• Justin

Milsim vs reality: Is there any application to the real world?




Milsim. What is it? Military simulation is essentially a live-action simulation of real world military actions. People will work in groups in different types of “games” or scenarios with military-style equipment and “toys” that fire plastic pellets at one another. Airsofters, LARPers, can be used interchangeably. There are game rules and generally accepted standards and practices.


The question has been posed to us over the years asking if there are any real-world applications for this type of sport. Within the team and with friends of ours that own properties where military simulation enthusiasts go out and “train,” this is a debatable subject. We thought we would further add noise to the conversation, but hopefully slightly more focused. Full disclosure, nobody on our crew has played airsoft or trained with airsoft. The closest we got was old school paintball guns or in the military using Simunitions in force on force exercises in which there is immense value.

I have shot a few airsoft guns for fun and found them similar to the BB guns I shot when I was barely a teen. I’ve tried to be as objective and open-minded as possible, keeping an eye out for economical training options not commonly used due to the current ammo blight brought on by the civil unrest of last year.


My experience with the airsofters has been limited and not entirely favorable one at that. Previous encounters with avid participants in the sport have delivered a mixed bag of both ability and favorable attitude. My research into Milsim consisted primarily of watching Youtube videos and limited discussion with friends who still play the sport. I know that’s not a fair assessment. That’s why I mention it now.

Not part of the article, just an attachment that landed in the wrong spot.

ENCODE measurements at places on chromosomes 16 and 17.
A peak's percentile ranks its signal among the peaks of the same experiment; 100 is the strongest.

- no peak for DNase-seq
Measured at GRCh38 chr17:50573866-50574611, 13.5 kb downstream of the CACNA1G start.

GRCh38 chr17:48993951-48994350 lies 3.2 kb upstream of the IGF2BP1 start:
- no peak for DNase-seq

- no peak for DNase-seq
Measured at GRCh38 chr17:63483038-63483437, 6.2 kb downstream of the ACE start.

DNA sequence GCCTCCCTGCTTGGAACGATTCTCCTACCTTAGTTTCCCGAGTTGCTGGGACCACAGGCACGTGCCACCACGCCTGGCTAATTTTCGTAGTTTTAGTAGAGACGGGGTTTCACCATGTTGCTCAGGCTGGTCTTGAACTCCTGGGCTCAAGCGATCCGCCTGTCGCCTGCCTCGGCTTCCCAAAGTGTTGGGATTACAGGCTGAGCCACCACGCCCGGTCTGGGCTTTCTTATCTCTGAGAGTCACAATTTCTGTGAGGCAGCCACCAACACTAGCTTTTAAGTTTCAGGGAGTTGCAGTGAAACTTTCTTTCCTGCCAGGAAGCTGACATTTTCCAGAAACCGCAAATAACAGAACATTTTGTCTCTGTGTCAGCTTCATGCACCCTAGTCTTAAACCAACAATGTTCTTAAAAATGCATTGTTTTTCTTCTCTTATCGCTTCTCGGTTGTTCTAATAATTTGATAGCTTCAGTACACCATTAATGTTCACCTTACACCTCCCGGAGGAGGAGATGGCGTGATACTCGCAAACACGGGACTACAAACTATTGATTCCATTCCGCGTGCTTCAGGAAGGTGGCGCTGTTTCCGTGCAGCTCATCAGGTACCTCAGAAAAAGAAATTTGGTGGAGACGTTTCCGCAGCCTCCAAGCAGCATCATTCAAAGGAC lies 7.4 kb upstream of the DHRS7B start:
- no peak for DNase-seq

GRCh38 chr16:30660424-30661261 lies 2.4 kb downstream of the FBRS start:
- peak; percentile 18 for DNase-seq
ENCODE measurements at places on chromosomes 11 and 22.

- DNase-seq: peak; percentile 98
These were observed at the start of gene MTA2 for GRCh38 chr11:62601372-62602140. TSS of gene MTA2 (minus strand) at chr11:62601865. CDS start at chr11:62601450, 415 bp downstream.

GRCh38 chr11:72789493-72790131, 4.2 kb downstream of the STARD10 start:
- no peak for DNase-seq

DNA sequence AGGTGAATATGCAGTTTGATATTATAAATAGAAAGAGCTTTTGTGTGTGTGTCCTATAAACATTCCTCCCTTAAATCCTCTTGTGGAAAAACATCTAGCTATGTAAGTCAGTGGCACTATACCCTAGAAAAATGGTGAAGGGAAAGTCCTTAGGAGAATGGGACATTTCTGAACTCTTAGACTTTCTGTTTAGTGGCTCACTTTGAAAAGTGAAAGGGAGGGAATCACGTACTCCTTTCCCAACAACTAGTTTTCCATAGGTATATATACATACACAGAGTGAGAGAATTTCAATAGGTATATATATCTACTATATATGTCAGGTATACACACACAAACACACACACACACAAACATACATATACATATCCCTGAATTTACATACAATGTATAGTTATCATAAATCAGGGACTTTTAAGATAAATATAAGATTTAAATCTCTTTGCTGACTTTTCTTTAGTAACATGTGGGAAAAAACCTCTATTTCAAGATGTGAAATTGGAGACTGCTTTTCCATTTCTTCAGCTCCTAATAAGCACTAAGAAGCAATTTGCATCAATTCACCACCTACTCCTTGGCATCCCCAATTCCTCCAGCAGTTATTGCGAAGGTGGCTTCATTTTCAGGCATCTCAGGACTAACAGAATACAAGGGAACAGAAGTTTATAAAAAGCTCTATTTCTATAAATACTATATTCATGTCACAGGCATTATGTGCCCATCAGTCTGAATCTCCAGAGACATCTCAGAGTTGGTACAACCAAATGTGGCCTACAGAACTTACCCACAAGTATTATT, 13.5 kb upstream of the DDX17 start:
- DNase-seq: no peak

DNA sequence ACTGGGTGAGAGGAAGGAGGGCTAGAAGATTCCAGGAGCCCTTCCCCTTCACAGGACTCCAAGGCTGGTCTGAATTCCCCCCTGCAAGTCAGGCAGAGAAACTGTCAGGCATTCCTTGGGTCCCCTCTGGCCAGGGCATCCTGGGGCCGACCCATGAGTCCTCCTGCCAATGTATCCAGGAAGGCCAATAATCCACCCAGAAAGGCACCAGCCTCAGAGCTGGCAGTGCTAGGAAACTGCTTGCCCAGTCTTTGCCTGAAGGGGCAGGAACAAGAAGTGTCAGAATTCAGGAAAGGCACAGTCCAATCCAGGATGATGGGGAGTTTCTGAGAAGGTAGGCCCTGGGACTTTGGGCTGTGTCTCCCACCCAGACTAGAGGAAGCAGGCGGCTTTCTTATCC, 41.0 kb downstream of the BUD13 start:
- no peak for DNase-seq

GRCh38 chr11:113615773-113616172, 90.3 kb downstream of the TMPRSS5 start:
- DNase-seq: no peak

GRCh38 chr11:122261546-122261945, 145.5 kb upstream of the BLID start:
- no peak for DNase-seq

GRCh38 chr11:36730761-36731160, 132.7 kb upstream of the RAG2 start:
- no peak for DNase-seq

Things I see value in when it comes to MILSIM:

• Collective network of friends that can go out and work together regularly

• Dry fire manipulations of pistol and rifle (see issues below)

• Sight picture and sight alignment muscle memory with rapid acquisition of a target

• Non-traditional cover and hide site selection


Milsim can translate out of the live-action role-play environment. These LARPers go out significantly more and work in a group of their friends or a community of friends on average much more frequently than the average firearms owner. In our experience, the average firearms owner may go out and do some plinking target shooting from time to time, but it is a rare individual that goes out and seeks professional instruction to sustain and enhance their capabilities. We have been fortunate at Range U to see many of these extraordinary individuals, but those that go and train regularly can attest to this shortcoming by other firearms enthusiasts. The quality of these airsoft guns have significantly improved since I had last paid any attention to the sport. Many of the airsoft guns can and do use parts and equipment that are interchangeable with live firearms. Rifle rails, magazine releases, charging handles, metal slides on pistols, metal components on rifles, and sight and optics capable of real-world equipment are now all available. For us at Range U, the most valuable and cost effective training is dry firing. The final thing I noticed in my investigation into modern MILSIM is the inventiveness that some of these professional players have in their attempt to outplay their opponents. They use angles and look spider hole type access to ambush their opponents. This outside of the box thinking is highly encouraged in other circles and thus has relevant crossover. While naïve in some situations, if done in a real-world scenario (usually a one-way trip), these spaces that they seem to find and camouflage used in so doing would be quite beneficial.